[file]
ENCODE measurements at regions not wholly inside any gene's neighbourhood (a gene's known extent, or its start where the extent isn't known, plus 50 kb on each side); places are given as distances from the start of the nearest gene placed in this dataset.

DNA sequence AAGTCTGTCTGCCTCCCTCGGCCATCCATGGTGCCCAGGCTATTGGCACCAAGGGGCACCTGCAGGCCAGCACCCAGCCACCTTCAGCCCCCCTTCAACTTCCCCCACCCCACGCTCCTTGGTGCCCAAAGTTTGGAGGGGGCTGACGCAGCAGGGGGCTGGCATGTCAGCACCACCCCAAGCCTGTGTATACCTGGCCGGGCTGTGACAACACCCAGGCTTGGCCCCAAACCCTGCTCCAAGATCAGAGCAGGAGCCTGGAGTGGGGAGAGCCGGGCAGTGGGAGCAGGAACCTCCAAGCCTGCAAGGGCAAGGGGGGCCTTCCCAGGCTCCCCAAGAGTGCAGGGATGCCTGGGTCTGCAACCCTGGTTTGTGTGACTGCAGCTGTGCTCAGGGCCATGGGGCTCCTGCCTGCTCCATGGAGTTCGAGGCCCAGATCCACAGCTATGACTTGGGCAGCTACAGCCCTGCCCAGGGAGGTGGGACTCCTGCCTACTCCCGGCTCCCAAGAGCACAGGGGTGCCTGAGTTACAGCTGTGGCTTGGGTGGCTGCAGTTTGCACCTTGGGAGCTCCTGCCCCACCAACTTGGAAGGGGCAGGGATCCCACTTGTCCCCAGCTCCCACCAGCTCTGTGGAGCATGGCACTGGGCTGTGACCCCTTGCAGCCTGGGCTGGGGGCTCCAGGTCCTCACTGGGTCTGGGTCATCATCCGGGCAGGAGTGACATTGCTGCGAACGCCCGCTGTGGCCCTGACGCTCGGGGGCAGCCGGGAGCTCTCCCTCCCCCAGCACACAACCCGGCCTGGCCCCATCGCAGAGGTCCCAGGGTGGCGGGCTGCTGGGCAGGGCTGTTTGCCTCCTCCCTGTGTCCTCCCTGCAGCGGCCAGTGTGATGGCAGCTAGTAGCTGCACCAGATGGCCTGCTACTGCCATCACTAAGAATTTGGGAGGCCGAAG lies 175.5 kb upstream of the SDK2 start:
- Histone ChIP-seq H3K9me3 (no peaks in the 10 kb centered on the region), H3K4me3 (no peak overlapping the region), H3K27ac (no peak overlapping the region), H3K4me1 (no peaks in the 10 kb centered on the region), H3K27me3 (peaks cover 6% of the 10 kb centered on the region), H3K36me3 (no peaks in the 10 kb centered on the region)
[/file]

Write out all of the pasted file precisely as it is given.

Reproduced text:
ENCODE measurements at regions not wholly inside any gene's neighbourhood (a gene's known extent, or its start where the extent isn't known, plus 50 kb on each side); places are given as distances from the start of the nearest gene placed in this dataset.

DNA sequence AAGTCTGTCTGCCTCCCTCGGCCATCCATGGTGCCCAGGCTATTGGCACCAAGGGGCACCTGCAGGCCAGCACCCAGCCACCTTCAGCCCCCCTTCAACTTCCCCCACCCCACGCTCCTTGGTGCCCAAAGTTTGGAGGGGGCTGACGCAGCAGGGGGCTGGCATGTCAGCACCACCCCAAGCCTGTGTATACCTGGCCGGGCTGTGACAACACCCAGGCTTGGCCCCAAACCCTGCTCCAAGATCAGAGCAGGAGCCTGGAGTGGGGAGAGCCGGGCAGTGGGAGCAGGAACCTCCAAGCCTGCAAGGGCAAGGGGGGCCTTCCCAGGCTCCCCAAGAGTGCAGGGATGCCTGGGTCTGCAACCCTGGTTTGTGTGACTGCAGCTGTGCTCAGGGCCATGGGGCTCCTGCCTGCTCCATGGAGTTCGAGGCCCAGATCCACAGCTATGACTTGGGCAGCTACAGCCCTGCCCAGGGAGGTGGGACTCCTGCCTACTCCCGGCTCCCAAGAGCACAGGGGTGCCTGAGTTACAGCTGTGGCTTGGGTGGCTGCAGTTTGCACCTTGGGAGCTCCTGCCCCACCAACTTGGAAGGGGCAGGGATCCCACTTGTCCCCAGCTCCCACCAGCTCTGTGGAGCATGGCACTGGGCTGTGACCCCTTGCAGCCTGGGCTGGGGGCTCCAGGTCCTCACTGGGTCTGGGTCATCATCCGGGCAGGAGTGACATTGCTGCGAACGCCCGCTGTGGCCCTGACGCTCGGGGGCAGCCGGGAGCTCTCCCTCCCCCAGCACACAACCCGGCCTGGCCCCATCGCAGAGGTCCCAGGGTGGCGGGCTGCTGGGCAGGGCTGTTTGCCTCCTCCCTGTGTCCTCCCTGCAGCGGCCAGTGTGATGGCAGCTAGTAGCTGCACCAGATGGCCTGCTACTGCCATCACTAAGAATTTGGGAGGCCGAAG lies 175.5 kb upstream of the SDK2 start:
- Histone ChIP-seq H3K9me3 (no peaks in the 10 kb centered on the region), H3K4me3 (no peak overlapping the region), H3K27ac (no peak overlapping the region), H3K4me1 (no peaks in the 10 kb centered on the region), H3K27me3 (peaks cover 6% of the 10 kb centered on the region), H3K36me3 (no peaks in the 10 kb centered on the region)